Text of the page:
Tags: bicep, ceres, climate change legislation, House Energy and Commerce Committee, obama and climate change
It’s been another busy week for pronouncements and announcements about climate change. Indeed, it seems with each passing day since Senator Barack Obama was declared President-elect, the Google alert lists for ‘climate change’ and ‘global warming’ grow longer.
At the start of the week, President-elect Obama signaled that climate change is a priority issue for his administration by addressing via video message an international conference on global warming hosted by Governor Arnold Schwarzenegger in California.
In his message, Obama reiterated his plan to reduce carbon dioxide emissions to 1990 levels by 2020, and pave the way for deeper reductions by 2050 with investments in clean energy.
“Few challenges facing America – and the world – are more urgent than combating climate change,” he said in the video. “Climate change and our dependence on foreign oil, if left unaddressed, will continue to weaken our economy and threaten our national security.”
Obama continued that “too often, Washington has failed to show the same kind of leadership. That will change when I take office. My presidency will mark a new chapter in America’s leadership on climate change that will strengthen our security and create millions of new jobs in the process.”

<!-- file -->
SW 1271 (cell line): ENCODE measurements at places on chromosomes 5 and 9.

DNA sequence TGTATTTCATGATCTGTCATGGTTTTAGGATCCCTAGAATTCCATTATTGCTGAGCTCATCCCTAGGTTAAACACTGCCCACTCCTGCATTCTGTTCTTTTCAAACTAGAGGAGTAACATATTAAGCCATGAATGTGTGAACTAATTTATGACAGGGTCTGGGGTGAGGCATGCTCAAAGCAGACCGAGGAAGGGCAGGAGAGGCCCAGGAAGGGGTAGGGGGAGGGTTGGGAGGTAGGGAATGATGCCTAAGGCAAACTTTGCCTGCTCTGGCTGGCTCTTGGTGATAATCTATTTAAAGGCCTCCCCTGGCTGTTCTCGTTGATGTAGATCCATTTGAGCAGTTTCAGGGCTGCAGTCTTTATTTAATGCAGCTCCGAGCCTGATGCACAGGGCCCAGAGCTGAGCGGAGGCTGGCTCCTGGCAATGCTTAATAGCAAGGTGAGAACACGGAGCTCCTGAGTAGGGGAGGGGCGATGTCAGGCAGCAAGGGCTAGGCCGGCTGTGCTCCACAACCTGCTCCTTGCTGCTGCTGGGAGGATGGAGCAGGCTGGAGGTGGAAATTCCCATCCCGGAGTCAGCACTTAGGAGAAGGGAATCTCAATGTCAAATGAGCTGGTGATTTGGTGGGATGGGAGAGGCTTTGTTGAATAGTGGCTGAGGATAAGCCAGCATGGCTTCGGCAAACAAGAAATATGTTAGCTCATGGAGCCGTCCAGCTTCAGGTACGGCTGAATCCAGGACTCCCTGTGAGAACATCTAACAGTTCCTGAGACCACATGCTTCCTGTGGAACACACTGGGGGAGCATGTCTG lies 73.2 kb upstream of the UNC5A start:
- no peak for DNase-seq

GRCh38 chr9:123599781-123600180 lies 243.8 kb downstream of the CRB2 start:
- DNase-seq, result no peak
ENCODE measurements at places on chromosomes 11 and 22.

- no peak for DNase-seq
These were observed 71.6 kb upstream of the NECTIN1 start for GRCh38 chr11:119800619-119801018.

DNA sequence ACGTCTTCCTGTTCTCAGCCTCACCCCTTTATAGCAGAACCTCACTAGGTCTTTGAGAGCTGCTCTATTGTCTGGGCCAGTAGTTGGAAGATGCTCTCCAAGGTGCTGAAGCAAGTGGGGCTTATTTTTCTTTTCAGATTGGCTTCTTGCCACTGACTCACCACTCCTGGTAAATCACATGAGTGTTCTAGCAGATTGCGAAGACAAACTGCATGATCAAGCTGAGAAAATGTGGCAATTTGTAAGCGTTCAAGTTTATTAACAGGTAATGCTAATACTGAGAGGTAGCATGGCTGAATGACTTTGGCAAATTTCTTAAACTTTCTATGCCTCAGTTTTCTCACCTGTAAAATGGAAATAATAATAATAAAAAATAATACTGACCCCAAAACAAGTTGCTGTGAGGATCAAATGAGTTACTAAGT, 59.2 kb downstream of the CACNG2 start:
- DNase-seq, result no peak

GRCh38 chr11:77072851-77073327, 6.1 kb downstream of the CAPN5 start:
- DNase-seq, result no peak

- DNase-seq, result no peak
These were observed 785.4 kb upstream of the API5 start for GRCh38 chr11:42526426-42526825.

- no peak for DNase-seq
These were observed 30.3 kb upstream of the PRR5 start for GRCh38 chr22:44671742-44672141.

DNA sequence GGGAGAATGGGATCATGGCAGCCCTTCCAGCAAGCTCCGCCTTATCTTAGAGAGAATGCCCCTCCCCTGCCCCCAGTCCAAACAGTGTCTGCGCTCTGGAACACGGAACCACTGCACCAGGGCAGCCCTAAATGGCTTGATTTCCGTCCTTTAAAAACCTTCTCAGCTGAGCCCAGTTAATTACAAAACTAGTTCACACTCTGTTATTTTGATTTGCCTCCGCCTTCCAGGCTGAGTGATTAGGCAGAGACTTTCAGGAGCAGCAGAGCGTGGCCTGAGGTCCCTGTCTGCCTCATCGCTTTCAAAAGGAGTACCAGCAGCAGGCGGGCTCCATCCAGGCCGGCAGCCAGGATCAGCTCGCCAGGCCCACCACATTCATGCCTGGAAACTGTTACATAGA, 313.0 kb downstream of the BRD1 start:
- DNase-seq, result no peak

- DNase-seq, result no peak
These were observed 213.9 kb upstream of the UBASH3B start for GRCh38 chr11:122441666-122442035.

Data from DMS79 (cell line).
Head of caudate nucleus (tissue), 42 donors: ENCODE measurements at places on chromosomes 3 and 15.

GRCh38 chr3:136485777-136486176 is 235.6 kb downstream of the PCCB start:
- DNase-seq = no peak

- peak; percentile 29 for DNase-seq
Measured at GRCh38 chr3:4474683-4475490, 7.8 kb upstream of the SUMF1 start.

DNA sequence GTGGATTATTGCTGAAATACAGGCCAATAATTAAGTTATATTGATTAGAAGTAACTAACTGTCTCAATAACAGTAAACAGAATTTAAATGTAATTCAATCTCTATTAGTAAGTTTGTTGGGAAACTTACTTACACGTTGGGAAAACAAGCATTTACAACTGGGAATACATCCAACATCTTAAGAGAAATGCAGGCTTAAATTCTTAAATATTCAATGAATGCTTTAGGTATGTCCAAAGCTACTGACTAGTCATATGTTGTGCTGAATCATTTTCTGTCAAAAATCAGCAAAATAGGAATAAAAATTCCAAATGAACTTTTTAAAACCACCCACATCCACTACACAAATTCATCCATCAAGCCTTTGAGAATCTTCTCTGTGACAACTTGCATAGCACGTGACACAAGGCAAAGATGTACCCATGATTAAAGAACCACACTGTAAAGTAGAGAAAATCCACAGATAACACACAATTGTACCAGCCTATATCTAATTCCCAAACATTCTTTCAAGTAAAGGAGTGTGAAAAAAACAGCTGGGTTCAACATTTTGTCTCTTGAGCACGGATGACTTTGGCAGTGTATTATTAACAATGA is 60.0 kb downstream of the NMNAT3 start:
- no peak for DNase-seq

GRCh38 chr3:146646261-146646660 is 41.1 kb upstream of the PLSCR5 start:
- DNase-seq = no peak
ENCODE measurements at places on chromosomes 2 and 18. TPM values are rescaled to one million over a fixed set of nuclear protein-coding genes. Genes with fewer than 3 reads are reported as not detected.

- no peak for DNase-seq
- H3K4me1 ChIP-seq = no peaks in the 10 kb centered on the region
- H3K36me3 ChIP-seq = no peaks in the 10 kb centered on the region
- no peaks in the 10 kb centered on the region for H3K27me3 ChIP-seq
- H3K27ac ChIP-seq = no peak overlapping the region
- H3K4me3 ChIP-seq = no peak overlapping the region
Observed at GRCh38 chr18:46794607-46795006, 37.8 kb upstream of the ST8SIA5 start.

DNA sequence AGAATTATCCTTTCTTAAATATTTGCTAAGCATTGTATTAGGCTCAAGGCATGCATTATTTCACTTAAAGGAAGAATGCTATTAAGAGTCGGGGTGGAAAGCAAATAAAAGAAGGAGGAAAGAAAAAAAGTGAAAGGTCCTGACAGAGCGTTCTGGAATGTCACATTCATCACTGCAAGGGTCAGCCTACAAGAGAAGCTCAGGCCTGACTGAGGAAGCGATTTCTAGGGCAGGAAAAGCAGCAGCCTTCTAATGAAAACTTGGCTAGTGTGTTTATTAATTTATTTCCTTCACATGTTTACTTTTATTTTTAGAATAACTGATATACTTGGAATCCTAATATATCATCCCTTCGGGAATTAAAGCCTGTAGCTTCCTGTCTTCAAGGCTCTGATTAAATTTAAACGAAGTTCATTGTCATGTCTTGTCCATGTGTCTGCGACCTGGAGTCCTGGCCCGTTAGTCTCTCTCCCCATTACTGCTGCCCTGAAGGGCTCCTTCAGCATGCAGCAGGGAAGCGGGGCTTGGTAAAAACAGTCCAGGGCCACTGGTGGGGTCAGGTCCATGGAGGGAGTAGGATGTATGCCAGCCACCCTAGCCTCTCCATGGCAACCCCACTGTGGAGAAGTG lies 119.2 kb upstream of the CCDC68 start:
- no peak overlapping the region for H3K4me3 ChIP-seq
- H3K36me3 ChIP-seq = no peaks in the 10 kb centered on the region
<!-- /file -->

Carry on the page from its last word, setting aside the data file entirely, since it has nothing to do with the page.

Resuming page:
Tags: Add new tag, Barack Obama, climate and energy policy, green groups recommendations
The groups involved include the Environmental Defense Fund, the League of Conservation Voters, the National Audubon Society, and the National Wildlife Federation, among others.
According to the groups, the policy changes proposed are necessary to stem increases in the earth’s average surface temperature to 2 degrees Fahrenheit, a threshold that many scientists think it would be dangerous to cross.
The Intergovernmental Panel on Climate Change has said that temperatures can likely be held below a 2-degree rise if developed countries cut their emissions by 25 percent to 40 percent from 1990 levels by 2020, and by 80 percent by 2050.
Tags: climate change, G-20 summit, international leadership, Philippines climate change summit
Four world leaders urged representatives to take action on climate change at the recent G-20 summit convened to discuss the global financial crisis. As reported by The Times of India, the leaders made their plea in a joint op-ed published in The International Herald Tribune.